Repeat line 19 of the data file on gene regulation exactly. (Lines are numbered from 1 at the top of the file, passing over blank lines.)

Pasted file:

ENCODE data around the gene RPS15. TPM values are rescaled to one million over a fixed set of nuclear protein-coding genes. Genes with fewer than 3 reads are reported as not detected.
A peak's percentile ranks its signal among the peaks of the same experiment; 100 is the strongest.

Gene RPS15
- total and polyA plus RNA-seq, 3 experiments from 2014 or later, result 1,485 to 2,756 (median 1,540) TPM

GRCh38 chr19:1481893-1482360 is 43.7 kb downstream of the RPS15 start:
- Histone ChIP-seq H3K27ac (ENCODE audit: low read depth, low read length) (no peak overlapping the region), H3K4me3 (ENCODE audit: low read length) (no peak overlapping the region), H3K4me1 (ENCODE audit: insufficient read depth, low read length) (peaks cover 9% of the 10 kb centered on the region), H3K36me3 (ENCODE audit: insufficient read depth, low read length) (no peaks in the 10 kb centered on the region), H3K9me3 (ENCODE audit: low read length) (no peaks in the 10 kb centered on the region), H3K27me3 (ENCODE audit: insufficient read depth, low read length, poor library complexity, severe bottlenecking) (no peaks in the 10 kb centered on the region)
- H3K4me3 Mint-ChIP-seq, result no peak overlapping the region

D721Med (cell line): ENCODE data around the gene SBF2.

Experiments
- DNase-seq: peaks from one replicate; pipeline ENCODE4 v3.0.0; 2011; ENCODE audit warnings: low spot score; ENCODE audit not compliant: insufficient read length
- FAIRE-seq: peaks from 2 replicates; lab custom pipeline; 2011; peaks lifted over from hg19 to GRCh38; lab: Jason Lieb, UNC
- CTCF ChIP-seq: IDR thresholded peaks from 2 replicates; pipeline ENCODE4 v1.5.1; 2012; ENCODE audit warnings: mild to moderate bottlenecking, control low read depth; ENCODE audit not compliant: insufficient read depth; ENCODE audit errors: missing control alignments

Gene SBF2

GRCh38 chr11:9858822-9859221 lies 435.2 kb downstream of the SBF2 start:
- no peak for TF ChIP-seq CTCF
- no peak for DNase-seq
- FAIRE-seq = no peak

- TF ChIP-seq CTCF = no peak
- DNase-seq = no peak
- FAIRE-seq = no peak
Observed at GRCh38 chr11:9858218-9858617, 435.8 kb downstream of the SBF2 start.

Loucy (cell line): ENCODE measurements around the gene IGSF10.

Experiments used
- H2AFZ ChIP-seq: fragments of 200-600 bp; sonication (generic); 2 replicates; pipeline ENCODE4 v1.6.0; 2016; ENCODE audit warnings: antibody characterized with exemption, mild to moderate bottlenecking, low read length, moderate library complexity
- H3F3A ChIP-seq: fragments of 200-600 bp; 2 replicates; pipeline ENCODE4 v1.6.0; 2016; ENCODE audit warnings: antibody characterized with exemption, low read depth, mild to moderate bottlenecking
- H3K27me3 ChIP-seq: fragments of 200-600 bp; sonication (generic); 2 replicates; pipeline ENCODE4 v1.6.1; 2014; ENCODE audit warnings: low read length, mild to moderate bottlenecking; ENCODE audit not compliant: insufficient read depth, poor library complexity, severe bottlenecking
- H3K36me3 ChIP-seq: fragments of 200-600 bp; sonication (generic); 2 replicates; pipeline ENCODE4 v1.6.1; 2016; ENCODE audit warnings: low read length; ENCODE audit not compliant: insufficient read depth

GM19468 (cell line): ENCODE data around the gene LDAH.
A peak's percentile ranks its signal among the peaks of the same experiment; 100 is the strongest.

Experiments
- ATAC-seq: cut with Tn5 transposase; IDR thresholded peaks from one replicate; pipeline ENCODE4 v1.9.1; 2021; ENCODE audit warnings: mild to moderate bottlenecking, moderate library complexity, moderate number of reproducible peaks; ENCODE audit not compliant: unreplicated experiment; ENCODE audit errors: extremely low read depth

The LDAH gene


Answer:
- DNase-seq = no peak